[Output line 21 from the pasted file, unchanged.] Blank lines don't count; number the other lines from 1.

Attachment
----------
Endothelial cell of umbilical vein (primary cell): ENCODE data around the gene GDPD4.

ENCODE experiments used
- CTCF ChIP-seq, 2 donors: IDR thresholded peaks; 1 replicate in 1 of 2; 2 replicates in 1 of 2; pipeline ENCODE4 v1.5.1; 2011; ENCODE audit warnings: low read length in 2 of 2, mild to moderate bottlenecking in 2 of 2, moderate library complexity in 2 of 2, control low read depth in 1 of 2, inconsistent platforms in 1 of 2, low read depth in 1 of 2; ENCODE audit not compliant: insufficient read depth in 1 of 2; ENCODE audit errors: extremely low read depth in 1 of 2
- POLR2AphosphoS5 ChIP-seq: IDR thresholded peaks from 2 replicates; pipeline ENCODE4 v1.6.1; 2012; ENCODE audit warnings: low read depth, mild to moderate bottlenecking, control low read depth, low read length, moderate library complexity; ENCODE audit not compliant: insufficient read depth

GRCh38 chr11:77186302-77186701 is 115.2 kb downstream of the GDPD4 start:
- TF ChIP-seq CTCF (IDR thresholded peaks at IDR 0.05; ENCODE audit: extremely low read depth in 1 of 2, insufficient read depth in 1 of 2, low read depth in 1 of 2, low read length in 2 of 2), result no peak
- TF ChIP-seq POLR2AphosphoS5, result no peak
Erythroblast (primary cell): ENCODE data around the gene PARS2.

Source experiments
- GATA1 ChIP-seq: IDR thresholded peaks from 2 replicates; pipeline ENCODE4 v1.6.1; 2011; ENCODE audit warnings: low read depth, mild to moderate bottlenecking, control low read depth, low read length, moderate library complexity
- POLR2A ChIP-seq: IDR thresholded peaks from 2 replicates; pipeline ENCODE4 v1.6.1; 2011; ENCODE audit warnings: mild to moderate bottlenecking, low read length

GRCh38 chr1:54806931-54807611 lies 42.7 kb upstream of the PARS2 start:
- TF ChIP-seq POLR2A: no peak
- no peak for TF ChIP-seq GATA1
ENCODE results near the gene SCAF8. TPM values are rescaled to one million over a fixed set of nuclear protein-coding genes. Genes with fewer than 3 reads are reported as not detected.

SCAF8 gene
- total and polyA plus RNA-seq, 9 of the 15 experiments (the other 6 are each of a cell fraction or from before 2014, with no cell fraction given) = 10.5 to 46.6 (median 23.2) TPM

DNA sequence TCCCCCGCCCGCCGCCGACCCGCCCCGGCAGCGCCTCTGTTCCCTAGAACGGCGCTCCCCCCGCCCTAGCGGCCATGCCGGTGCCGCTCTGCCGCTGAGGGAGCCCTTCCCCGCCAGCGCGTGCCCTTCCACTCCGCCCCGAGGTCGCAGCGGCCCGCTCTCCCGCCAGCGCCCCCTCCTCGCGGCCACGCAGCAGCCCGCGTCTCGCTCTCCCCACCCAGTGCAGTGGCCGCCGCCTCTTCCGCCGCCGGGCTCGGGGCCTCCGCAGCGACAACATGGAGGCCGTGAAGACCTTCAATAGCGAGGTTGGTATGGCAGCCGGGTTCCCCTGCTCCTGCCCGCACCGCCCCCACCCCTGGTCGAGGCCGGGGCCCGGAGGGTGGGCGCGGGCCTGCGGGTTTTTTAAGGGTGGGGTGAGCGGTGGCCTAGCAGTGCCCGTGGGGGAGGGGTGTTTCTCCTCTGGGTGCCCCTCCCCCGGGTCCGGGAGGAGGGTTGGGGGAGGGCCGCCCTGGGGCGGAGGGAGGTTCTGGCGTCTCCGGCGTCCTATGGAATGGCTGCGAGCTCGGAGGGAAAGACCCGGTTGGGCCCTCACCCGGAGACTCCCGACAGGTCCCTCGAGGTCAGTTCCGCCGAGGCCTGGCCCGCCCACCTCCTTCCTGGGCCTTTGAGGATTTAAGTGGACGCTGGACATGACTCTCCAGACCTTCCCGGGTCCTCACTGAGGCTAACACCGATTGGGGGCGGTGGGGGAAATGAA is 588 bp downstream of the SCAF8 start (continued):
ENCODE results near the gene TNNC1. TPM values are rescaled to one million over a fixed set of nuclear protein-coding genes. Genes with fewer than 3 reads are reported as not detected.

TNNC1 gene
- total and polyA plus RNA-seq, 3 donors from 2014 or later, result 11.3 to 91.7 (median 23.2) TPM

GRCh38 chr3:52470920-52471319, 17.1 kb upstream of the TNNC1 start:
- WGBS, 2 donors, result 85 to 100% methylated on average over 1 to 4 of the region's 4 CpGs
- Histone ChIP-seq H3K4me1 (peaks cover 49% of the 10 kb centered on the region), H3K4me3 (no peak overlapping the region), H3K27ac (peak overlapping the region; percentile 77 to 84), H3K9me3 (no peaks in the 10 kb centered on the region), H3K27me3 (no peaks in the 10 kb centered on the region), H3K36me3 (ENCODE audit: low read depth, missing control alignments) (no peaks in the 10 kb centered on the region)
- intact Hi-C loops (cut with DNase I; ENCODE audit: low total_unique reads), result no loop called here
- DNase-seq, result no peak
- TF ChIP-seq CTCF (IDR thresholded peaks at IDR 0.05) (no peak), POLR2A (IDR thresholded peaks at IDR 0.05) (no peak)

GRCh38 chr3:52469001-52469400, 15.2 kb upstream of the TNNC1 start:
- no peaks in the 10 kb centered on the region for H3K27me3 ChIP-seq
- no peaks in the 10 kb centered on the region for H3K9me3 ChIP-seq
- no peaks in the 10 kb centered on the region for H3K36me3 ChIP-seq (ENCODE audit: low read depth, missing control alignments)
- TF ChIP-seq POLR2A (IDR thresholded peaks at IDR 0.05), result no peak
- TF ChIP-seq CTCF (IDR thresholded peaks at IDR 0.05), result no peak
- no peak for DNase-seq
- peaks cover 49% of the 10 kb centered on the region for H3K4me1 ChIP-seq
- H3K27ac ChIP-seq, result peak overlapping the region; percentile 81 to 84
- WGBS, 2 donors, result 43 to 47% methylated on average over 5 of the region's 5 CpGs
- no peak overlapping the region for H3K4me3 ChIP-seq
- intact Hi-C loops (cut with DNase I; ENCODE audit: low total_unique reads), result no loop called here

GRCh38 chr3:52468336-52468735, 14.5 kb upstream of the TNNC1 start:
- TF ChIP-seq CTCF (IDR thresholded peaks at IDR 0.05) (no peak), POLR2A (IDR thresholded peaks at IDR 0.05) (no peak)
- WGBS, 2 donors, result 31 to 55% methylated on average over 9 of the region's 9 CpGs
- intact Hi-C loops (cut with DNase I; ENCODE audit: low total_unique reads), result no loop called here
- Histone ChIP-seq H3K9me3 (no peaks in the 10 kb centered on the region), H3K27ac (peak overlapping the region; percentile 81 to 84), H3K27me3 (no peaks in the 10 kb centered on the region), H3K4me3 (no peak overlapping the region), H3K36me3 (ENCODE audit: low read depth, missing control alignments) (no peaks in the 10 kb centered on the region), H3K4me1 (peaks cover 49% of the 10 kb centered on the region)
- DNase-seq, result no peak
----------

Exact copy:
- total and polyA plus RNA-seq, 3 donors from 2014 or later, result 11.3 to 91.7 (median 23.2) TPM